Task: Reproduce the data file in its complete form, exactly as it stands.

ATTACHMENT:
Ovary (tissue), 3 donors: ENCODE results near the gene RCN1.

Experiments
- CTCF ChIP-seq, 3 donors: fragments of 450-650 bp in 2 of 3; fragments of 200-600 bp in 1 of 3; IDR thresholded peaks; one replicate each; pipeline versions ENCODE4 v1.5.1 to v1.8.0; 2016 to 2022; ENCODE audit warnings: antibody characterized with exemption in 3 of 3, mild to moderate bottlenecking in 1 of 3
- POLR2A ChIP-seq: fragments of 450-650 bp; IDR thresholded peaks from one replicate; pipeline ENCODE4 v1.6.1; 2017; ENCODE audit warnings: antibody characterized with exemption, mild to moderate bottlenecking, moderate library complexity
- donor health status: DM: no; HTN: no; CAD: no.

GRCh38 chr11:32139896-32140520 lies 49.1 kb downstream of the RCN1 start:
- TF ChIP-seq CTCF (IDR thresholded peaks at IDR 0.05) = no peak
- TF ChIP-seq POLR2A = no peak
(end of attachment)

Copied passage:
Ovary (tissue), 3 donors: ENCODE results near the gene RCN1.

Experiments
- CTCF ChIP-seq, 3 donors: fragments of 450-650 bp in 2 of 3; fragments of 200-600 bp in 1 of 3; IDR thresholded peaks; one replicate each; pipeline versions ENCODE4 v1.5.1 to v1.8.0; 2016 to 2022; ENCODE audit warnings: antibody characterized with exemption in 3 of 3, mild to moderate bottlenecking in 1 of 3
- POLR2A ChIP-seq: fragments of 450-650 bp; IDR thresholded peaks from one replicate; pipeline ENCODE4 v1.6.1; 2017; ENCODE audit warnings: antibody characterized with exemption, mild to moderate bottlenecking, moderate library complexity
- donor health status: DM: no; HTN: no; CAD: no.

GRCh38 chr11:32139896-32140520 lies 49.1 kb downstream of the RCN1 start:
- TF ChIP-seq CTCF (IDR thresholded peaks at IDR 0.05) = no peak
- TF ChIP-seq POLR2A = no peak